“It’s probably easier to fly in space than do some of this,” Charlie Holt, BP’s drilling and completion operations manager in the Gulf of Mexico, said Sunday.

BP projects that the best case scenario for the plan would take at least one week to stop the oil flow.  But if that doesn’t work, Plan B would take months to execute.

U.S. Interior Secretary Ken Salazar said Sunday that the second option would be to drill a second hole into the ocean floor, and divert the oil to another area to be extracted.  But that plan would take about three months to implement.

“You’re looking at potentially 90 days before you ultimately get to what is the ultimate solution,” Slazar said Sunday, alluding to the plan.

In the meantime, 200,000 gallons of oil will continue to pour into the Gulf of Mexico every day until someone figures out how to shut it off.

The oil slick grew over the weekend from the size of Rhoad Island to larger than the state of Delaware, and it is now visible from space.

Al Jazeera posted a great visual breakdown of how the disaster happened.

NASA captured these satellite images last Friday.

Goldman Sachs charged with fraud

The Security and Exchange Commission on Friday charged Goldman Sachs with fraud.

The SEC alleges that Goldman Sachs purposely misled investors into buying a mortgage-backed security that it knew was destined to fail.

Goldman let Paulson & Co., one of the world’s largest hedge funds, choose which  investments to include in the portfolio, knowing that Paulson was betting against it.  It did not disclose to investors that Paulson influenced the selection process – and when it crashed, Paulson made $1 billion from investors, while Goldman raked in the fee money.

“In sum, [Goldman Sachs] arranged a transaction at Paulson’s request in which Paulson heavily influenced the selection of the portfolio to suit its economic interests, but failed to disclose to investors, as part of the description of the portfolio selection process contained in the marketing materials used to promote the transaction, Paulson’s role in the portfolio selection process or its adverse economic interests,” reads the SEC’s complaint.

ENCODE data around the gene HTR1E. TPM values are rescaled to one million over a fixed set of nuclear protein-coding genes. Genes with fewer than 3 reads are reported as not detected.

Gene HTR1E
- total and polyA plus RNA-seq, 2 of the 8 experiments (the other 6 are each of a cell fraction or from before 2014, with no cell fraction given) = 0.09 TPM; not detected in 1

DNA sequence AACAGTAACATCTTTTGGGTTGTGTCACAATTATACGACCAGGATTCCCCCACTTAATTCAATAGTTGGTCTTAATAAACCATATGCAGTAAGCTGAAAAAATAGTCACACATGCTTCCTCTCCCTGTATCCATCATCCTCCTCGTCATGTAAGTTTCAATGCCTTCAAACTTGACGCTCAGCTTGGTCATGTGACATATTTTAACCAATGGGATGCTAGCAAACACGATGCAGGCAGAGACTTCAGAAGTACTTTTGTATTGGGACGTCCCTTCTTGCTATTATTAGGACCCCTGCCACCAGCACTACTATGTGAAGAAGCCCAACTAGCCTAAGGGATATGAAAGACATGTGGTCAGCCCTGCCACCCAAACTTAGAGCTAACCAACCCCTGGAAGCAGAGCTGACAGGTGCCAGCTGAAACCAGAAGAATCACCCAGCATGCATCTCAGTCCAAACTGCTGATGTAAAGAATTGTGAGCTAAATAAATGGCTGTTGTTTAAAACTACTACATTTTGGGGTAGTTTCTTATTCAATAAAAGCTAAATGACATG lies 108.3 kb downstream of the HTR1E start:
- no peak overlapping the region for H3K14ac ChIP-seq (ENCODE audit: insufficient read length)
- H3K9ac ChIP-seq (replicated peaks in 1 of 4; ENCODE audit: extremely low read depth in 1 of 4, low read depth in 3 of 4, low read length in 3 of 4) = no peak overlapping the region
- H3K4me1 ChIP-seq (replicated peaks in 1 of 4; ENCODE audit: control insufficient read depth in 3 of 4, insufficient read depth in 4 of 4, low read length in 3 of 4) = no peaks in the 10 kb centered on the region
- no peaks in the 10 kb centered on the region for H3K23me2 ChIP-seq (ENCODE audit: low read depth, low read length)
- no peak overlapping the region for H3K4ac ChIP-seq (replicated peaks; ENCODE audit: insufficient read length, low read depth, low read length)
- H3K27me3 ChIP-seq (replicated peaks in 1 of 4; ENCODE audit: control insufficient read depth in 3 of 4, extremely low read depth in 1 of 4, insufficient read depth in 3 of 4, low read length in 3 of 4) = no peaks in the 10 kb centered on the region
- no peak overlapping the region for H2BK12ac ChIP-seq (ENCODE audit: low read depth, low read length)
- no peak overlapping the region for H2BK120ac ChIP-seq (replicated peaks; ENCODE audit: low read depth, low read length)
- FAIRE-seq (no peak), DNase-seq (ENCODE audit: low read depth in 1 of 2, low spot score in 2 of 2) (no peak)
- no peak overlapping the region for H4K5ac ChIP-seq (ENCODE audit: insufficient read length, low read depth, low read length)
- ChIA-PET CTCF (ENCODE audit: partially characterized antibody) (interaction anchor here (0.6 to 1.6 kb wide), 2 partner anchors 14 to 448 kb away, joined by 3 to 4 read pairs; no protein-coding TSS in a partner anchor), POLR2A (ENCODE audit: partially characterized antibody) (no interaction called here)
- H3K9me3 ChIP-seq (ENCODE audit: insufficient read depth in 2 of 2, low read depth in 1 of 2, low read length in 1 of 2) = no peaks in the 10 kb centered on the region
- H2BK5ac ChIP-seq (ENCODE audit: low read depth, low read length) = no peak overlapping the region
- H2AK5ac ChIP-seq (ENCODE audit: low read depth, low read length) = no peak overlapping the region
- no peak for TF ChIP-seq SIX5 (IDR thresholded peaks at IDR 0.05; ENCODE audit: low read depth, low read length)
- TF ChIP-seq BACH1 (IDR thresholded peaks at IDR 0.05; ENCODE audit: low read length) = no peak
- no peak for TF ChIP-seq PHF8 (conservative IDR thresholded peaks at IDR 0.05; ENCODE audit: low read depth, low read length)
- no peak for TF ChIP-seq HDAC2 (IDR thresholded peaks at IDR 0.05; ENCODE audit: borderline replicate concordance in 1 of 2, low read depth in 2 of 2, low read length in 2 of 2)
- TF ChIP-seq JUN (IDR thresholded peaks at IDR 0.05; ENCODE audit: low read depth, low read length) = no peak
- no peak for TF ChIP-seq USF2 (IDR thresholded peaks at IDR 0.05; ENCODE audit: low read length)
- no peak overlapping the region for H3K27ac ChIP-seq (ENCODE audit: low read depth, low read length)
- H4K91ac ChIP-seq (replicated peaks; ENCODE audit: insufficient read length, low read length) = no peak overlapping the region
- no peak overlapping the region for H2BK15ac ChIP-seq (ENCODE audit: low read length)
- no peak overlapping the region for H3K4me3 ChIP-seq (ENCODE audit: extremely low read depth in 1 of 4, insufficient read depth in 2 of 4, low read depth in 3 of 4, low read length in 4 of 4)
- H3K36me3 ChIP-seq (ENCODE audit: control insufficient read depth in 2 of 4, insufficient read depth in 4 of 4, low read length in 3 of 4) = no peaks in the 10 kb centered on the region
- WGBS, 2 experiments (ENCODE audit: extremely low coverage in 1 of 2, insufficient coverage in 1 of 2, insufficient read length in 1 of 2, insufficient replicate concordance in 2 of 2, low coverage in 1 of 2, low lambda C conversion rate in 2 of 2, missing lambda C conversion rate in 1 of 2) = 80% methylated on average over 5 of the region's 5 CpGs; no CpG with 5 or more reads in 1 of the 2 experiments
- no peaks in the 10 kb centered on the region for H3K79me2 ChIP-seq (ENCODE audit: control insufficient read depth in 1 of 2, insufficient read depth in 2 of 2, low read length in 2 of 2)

As of Sunday night, two members of Congress and British Prime Minister Gordon Brown have called for investigations into the bank’s role in the 2008 subprime mortgage meltdown.  Germany has also considered taking legal action against Goldman, according to the New York Times.

Is JP Morgan deliberately trying to confuse its customers?

Beginning in July, the new CARD Act will prohibit banks from charging over-draft fees on debit card customers – unless the customer voluntarily opts-in for the ability to overdraft money from his or her account.

Banks have traditionally profited from debit cards by charging overdraft fees of $30 or more when customers withdrew more money than they had from their accounts.  But the new law gives customers the option to decide whether they want to be able to overdraw money in the first place.

Some banks have started to focus marketing efforts on encouraging customers to opt-in for the overdraft service.

But JP Morgan Chase has been accused of purposely trying to trick its customers by making its opt-out question deliberately confusing.

The Consumerist, an online consumer advocacy coalition, posted Chase’s opt-out question on its website, and I posted it below.  (Click to enlarge)

The controversy

The document leads with “the benefits” of opting in to overdraft money.  The first benefit, listed in bright red letters: “Allows you to use your debit card” – as if to say your debit card won’t work unless you opt in.

It then asks two yes-or-no questions: whether you read the legal disclosure, and then whether you want to opt-in for the overdraft service.  But to the left of the second question are the words FREE EXTRA CKING – in an apparent attempt to confuse people into thinking that clicking “yes” will give them access to free checking.

It’s pretty sketchy, but apparently legal.

The real question: is it even possible to prevent banks from misleading customers?  Or do customers need to do their own research, and quit doing business with banks like JP Morgan Chase?

How the new healthcare plan works

President Obama on Tuesday signed into law the Democrats’ historic healthcare reform bill.